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session of the council was held on the 3rd of April, when the decree for the abolition of the order was promulgated in the presence of the French monarch.

But the consummation of these infamous transactions yet remains to be related. The fate of the Grand-Master of the order, and of some of the preceptors, had been expressly reserved for the pontiff's own judgment. Certain dignified ecclesiastics were appointed by him to perform the office of judges, and on the 18th March, 1313, the trial commenced at Paris. Four knights, amongst whom was the Grand-Master, were brought before the commissioners on a scaffold erected for the purpose. Two of the accused renewed their confession of guilt, but the Grand-Master and Guy, the brother of the Prince of Dauphiny, persisting in maintaining their innocence, received the judgment of the commissioners without being allowed to enter into their defence, and immediately afterwards were condemned, by the royal council, to the flames. In the gradual and exquisite tortures which a slow fire inflicted, the Grand-Master expiated his only guilt, a confession of criminality which had been formerly extorted from him. He and his companion perished with the constancy of those who know themselves to be martyrs to the truth. Thus, at length, was the heart of Philip, though capacious of cruelty, glutted with this last act of blood. His subtle malice, however, overleaping itself by the inhumanity of these measures, changed the tide of public feeling, which, at the commencement of the persecution, he had succeeded in turning against the Templars. The ashes of these last victims, over which many tears were shed, were collected and preserved with religious veneration.

The fate of the order in the other countries of Europe we shall have occasion to mention hereafter. We shall now proceed to inquire more minutely into the origin of the proceedings.

In attempting to investigate the causes of great political phenomena, we often undertake a hopeless task. To suppose, that every important event must have had an adequately important cause, is to presume, that men act only on the suggestions of judgment. It is to the thousand accidents of passions, of feelings, and of circumstances, unimportant in themselves, but often of the highest consequence in their results, that we are to look for the springs of human action. It is seldom, indeed, that any extraordinary event can be traced up to one powerful cause. As in the physical system the health is often subdued, while it is impossible to point out the various circumstances which have induced the complaint, so in the moral world we frequently find the most surprising changes occurring without our being able to account for them, by re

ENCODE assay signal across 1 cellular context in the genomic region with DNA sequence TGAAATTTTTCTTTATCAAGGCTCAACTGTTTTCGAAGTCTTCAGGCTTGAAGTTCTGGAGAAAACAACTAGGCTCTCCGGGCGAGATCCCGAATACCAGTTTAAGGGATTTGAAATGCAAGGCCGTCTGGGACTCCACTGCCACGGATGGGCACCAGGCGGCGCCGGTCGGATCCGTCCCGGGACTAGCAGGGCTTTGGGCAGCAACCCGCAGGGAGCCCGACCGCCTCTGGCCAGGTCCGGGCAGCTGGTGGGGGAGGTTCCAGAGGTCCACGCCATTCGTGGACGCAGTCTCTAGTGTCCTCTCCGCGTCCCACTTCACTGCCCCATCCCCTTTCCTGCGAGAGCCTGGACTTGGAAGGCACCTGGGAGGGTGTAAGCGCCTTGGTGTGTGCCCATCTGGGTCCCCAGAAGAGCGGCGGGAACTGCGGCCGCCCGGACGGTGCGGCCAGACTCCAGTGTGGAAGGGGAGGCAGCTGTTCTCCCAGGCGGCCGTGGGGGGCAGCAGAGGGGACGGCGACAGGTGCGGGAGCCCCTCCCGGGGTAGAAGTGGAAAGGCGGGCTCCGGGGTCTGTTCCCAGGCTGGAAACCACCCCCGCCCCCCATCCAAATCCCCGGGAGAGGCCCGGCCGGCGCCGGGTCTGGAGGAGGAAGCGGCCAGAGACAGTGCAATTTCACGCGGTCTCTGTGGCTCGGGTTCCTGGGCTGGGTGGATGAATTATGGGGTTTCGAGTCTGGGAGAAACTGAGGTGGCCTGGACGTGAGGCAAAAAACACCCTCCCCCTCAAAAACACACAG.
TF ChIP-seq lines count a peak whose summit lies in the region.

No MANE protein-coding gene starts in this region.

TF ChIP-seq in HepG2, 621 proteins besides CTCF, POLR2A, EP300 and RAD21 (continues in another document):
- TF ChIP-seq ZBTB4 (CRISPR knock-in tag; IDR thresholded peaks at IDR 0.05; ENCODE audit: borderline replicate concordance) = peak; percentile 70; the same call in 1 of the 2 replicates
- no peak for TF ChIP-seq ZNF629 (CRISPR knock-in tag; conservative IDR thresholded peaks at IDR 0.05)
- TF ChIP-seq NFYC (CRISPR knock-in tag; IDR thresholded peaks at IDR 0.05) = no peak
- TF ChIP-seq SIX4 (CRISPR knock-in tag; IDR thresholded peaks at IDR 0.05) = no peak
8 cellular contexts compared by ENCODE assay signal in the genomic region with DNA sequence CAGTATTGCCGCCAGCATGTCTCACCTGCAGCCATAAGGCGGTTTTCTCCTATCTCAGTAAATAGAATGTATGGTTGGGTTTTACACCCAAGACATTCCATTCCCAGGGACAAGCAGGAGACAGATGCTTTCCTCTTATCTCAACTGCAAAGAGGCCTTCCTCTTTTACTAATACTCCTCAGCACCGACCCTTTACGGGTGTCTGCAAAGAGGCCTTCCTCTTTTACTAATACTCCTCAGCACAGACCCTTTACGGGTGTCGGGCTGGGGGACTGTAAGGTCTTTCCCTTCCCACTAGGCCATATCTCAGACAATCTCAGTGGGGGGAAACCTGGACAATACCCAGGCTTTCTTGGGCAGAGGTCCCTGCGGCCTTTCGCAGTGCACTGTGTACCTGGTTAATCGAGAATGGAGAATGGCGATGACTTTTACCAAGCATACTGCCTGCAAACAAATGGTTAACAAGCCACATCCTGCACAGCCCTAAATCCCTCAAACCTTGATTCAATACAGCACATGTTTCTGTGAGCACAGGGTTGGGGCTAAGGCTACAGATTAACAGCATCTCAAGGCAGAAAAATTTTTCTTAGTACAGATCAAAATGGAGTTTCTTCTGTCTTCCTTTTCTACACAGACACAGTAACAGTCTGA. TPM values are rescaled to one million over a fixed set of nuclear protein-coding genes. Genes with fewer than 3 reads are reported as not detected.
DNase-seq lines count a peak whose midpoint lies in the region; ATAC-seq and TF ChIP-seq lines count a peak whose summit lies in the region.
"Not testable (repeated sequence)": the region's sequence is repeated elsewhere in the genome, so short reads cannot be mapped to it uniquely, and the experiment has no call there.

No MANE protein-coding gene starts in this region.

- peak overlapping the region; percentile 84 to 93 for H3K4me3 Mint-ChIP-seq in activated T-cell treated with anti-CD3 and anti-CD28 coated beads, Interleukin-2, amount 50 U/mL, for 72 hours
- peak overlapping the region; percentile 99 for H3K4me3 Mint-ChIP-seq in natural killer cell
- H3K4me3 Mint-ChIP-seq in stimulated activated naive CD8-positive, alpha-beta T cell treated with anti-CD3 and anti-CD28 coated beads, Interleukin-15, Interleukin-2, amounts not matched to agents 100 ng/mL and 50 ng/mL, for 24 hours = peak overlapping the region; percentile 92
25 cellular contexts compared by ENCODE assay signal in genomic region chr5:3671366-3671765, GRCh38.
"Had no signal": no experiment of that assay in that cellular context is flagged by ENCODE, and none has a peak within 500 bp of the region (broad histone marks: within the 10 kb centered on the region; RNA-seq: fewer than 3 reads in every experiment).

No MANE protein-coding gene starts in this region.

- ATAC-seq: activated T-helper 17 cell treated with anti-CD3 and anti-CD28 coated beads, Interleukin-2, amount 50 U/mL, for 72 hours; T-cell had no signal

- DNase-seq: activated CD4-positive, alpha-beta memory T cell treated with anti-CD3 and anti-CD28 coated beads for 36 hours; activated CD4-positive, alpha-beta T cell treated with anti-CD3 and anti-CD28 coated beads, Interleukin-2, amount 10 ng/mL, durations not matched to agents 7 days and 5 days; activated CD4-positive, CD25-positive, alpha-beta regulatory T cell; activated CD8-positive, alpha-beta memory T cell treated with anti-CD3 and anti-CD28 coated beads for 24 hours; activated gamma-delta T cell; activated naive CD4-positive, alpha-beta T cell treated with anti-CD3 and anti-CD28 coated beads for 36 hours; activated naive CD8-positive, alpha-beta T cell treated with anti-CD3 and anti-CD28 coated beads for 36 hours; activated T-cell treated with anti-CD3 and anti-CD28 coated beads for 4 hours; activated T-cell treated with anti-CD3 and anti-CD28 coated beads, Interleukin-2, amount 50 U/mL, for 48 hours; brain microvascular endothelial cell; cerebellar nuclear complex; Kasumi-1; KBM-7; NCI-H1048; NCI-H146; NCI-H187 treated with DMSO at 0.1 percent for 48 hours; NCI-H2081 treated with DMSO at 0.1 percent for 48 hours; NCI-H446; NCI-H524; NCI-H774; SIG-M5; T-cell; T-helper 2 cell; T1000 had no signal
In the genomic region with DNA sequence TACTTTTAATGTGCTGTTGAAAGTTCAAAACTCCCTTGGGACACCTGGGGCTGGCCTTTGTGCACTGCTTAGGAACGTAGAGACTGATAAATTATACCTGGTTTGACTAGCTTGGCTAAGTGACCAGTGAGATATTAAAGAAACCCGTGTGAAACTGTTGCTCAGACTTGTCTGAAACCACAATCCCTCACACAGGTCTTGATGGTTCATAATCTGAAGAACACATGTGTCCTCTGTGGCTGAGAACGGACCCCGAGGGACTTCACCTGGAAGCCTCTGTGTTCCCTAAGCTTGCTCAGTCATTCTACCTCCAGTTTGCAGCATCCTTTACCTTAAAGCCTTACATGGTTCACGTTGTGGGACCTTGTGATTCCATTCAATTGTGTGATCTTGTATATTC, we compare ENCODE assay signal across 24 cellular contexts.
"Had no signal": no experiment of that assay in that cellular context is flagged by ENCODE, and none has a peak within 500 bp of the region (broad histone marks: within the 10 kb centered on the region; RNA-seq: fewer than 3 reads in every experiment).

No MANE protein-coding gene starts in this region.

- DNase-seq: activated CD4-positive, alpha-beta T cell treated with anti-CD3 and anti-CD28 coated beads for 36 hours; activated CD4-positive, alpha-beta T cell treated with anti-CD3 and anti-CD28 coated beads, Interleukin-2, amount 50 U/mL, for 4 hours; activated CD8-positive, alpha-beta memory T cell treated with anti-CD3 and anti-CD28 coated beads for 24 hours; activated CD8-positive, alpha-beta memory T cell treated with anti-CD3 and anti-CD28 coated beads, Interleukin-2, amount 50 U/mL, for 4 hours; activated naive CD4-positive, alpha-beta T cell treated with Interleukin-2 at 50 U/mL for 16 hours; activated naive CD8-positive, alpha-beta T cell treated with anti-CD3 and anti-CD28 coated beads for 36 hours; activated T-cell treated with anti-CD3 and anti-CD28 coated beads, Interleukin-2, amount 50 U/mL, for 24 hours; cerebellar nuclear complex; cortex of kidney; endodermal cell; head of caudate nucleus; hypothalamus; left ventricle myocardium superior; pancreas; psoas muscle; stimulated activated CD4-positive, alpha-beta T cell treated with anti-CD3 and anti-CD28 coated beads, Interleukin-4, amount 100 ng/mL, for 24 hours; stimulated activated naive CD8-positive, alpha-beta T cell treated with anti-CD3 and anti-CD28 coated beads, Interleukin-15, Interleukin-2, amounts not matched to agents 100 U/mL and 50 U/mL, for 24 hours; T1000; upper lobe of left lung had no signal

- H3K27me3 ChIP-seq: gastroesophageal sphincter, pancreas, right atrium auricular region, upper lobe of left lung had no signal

ferring them to a satisfactory origin. It ought not therefore to be a matter of astonishment to us, that the true causes which led to the suppression of the order of Knights-Templars, have remained veiled in much obscurity; and that in the absence of all probable cause for so execrable a persecution, if the accused were indeed innocent, historians should frequently, have endeavoured to discover it in the guilt of the victims. Perhaps, however, a strict and impartial investigation into the character of Philip the Fair, and the politics of his court, together with an accurate observation of the influence of his counsels on the measures of the Holy See, might enable us to solve this difficult problem.

The quarrel of the French king with the sovereign pontiff, Boniface VIII., is the first circumstance of his reign which seems in any degree to elucidate the present question. The imperious obstinacy and the unappeaseable rancour of the French monarch, gave this contest a character of personal animosity, which raised in the mind of Philip an insuperable feeling of hatred towards all those who had rendered any assistance to his great enemy.* The Templars, it seems, had been guilty of this offence. Another source of ill-will against the knights arose during the popular commotion, which took place at Paris in consequence of the repeated debasement of the coin, a circumstance which we shall shortly notice more particularly. At that time, the king was residing in the palace of the Temple, and it was by the strenuous exertions of the knights that the tumult was appeased, and the king's person preserved from insult and danger. The essential service thus rendered him only increased the acrimony of Philip's hatred. His jealousy was equally excited, whether he believed, with some historians, that the Templars were the more easily enabled to quell the tumult, from the part which they had taken in exciting it, or, with others, that they accomplished it solely by the influence which they had acquired over the public mind. But it is to the necessitous. avarice of Philip the Fair that we are to look for the chief cause of this persecution. Although possessed of considerable revenues, Philip was always poor; and to supply his wants, he resorted to means alike disgraceful to himself, and destructive